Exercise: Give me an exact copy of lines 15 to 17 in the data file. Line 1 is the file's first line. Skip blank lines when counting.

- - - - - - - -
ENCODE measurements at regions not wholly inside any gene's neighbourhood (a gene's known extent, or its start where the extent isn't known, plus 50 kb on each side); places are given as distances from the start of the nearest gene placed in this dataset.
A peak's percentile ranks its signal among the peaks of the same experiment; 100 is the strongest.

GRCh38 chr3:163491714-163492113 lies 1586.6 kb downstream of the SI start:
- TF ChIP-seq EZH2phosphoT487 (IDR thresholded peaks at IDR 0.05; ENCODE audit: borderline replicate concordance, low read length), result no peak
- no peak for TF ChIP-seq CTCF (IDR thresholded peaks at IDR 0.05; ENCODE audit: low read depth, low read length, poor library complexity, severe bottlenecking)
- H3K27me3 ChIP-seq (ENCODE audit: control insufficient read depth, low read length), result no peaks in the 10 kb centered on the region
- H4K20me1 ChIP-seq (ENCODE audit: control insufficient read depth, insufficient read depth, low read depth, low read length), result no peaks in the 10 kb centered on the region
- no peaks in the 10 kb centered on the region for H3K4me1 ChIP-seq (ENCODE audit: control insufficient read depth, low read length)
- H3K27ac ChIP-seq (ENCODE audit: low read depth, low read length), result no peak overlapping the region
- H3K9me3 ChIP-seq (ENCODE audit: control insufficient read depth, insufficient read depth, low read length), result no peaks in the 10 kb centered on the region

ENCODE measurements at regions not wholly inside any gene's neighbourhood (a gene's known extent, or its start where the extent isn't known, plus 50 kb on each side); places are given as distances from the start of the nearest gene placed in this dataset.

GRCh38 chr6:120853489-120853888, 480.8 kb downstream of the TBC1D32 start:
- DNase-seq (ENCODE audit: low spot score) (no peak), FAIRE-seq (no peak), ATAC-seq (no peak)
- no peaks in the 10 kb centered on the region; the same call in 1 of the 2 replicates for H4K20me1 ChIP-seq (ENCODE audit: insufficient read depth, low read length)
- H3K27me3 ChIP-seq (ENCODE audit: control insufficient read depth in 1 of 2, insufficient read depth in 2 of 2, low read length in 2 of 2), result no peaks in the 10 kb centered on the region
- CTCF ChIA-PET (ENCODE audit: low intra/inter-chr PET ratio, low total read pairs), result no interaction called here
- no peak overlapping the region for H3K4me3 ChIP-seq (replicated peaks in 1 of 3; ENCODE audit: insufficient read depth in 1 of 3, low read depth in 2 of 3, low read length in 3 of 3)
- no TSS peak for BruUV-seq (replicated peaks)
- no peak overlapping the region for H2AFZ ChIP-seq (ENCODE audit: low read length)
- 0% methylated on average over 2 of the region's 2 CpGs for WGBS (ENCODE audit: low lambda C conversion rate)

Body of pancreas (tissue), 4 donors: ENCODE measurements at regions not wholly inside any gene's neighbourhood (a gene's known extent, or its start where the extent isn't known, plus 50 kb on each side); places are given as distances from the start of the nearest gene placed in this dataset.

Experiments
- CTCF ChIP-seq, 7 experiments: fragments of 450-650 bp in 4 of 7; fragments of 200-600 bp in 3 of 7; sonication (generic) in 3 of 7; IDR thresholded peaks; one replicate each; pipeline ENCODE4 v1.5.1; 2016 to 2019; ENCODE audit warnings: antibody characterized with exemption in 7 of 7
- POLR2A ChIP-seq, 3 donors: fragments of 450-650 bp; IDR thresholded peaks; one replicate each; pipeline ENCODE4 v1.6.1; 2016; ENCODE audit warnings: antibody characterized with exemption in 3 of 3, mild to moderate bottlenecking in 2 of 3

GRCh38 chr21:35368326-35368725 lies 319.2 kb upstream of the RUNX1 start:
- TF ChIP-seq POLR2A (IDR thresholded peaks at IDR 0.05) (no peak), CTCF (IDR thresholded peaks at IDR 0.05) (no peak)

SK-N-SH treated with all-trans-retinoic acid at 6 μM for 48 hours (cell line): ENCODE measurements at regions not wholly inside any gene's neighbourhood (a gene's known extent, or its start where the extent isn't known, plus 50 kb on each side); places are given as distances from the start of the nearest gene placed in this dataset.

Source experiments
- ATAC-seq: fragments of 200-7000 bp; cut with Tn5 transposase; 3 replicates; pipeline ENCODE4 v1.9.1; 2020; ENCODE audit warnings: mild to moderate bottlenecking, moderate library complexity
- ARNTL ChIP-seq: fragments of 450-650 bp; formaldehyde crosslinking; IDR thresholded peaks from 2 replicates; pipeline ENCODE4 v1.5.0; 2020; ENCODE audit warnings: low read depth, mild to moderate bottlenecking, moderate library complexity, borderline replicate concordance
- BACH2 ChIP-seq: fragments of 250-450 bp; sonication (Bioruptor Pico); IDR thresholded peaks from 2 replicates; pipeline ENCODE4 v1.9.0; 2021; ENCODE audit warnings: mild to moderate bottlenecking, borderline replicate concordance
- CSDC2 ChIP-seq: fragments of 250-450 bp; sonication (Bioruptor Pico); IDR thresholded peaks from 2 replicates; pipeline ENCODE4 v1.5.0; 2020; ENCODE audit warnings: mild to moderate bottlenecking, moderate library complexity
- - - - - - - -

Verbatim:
- H3K27me3 ChIP-seq (ENCODE audit: control insufficient read depth in 1 of 2, insufficient read depth in 2 of 2, low read length in 2 of 2), result no peaks in the 10 kb centered on the region
- CTCF ChIA-PET (ENCODE audit: low intra/inter-chr PET ratio, low total read pairs), result no interaction called here
- no peak overlapping the region for H3K4me3 ChIP-seq (replicated peaks in 1 of 3; ENCODE audit: insufficient read depth in 1 of 3, low read depth in 2 of 3, low read length in 3 of 3)